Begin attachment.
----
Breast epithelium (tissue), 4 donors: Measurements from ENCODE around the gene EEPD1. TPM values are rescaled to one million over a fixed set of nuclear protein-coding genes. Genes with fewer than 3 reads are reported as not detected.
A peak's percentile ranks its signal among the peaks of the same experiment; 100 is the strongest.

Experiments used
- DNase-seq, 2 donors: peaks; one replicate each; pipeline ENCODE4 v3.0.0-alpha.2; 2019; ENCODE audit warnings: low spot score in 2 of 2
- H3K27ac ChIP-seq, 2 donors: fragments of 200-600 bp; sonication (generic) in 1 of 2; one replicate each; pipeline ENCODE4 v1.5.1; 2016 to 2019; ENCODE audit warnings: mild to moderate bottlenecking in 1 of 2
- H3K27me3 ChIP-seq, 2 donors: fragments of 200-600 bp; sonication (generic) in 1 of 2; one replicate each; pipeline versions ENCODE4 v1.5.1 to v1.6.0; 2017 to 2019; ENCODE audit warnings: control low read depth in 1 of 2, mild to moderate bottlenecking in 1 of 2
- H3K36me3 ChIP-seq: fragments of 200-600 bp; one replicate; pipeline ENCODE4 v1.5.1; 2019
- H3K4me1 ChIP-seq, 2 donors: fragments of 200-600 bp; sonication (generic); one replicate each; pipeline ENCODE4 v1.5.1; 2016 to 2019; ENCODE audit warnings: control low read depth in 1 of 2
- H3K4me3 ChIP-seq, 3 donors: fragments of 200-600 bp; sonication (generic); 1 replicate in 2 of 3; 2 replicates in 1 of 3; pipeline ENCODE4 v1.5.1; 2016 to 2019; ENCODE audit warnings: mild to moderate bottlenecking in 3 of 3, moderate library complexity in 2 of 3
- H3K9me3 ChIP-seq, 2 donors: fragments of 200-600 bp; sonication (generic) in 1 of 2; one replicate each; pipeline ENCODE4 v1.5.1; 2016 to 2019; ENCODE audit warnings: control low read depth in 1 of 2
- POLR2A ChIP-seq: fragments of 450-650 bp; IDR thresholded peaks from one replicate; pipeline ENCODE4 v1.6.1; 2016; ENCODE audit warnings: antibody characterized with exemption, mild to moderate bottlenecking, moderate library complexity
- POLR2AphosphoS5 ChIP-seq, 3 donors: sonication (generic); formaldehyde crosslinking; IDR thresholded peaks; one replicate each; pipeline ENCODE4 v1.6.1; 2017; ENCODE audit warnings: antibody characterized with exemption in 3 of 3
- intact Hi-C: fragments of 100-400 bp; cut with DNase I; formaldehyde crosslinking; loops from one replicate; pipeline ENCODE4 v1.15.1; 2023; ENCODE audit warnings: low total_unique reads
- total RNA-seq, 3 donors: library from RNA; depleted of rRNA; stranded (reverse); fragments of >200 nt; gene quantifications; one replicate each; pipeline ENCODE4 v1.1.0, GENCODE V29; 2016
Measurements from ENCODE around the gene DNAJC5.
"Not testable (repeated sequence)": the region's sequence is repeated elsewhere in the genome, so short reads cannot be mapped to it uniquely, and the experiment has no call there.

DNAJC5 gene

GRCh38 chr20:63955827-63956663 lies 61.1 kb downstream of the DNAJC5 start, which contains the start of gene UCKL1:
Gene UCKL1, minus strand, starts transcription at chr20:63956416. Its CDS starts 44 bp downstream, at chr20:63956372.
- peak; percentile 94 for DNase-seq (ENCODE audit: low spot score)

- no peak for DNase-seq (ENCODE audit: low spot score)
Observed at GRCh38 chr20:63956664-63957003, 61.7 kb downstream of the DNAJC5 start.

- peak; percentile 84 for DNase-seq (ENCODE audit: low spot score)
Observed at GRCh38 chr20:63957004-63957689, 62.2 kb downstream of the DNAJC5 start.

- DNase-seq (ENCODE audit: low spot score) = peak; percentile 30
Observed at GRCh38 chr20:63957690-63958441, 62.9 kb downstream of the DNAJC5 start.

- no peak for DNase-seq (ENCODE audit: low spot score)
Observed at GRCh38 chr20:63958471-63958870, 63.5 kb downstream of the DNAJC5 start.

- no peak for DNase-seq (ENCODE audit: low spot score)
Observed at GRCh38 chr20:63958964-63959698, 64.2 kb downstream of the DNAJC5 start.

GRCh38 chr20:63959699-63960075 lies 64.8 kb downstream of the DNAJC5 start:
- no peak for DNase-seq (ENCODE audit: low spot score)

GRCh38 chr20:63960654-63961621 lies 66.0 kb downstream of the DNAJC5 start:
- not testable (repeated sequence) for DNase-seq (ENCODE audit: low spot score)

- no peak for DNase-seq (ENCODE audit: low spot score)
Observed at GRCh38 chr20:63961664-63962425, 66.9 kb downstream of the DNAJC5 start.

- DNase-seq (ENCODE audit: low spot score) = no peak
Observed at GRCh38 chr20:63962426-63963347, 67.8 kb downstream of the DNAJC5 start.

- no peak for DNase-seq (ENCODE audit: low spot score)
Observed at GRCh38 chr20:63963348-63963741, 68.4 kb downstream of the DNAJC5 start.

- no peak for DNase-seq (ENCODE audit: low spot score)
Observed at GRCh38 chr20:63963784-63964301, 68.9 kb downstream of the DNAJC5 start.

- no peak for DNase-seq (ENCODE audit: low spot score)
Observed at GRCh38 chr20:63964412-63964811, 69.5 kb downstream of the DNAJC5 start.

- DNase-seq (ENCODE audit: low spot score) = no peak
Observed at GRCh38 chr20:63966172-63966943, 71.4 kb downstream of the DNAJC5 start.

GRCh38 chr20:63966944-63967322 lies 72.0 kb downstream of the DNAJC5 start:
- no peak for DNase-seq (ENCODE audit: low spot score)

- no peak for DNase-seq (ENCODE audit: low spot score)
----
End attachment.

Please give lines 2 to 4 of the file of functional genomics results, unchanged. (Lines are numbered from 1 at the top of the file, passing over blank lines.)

A peak's percentile ranks its signal among the peaks of the same experiment; 100 is the strongest.

Experiments used
- DNase-seq, 2 donors: peaks; one replicate each; pipeline ENCODE4 v3.0.0-alpha.2; 2019; ENCODE audit warnings: low spot score in 2 of 2